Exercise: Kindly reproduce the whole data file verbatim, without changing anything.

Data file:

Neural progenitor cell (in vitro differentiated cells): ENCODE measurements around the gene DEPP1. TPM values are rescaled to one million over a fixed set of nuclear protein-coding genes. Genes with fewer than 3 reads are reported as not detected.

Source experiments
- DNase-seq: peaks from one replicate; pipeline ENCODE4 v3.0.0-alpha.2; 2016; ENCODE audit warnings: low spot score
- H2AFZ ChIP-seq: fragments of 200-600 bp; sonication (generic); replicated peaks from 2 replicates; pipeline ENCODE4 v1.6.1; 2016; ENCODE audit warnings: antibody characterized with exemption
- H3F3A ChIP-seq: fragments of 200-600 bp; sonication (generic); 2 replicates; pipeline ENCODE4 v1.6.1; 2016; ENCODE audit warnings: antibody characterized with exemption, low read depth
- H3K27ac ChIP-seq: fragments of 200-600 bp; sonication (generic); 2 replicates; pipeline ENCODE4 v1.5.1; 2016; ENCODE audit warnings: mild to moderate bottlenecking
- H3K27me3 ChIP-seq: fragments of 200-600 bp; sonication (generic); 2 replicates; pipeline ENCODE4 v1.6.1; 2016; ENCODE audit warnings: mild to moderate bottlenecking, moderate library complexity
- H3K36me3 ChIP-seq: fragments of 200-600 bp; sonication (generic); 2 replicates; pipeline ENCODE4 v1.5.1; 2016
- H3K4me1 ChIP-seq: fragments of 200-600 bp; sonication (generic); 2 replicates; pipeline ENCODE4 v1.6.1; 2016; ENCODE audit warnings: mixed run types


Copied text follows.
Neural progenitor cell (in vitro differentiated cells): ENCODE measurements around the gene DEPP1. TPM values are rescaled to one million over a fixed set of nuclear protein-coding genes. Genes with fewer than 3 reads are reported as not detected.

Source experiments
- DNase-seq: peaks from one replicate; pipeline ENCODE4 v3.0.0-alpha.2; 2016; ENCODE audit warnings: low spot score
- H2AFZ ChIP-seq: fragments of 200-600 bp; sonication (generic); replicated peaks from 2 replicates; pipeline ENCODE4 v1.6.1; 2016; ENCODE audit warnings: antibody characterized with exemption
- H3F3A ChIP-seq: fragments of 200-600 bp; sonication (generic); 2 replicates; pipeline ENCODE4 v1.6.1; 2016; ENCODE audit warnings: antibody characterized with exemption, low read depth
- H3K27ac ChIP-seq: fragments of 200-600 bp; sonication (generic); 2 replicates; pipeline ENCODE4 v1.5.1; 2016; ENCODE audit warnings: mild to moderate bottlenecking
- H3K27me3 ChIP-seq: fragments of 200-600 bp; sonication (generic); 2 replicates; pipeline ENCODE4 v1.6.1; 2016; ENCODE audit warnings: mild to moderate bottlenecking, moderate library complexity
- H3K36me3 ChIP-seq: fragments of 200-600 bp; sonication (generic); 2 replicates; pipeline ENCODE4 v1.5.1; 2016
- H3K4me1 ChIP-seq: fragments of 200-600 bp; sonication (generic); 2 replicates; pipeline ENCODE4 v1.6.1; 2016; ENCODE audit warnings: mixed run types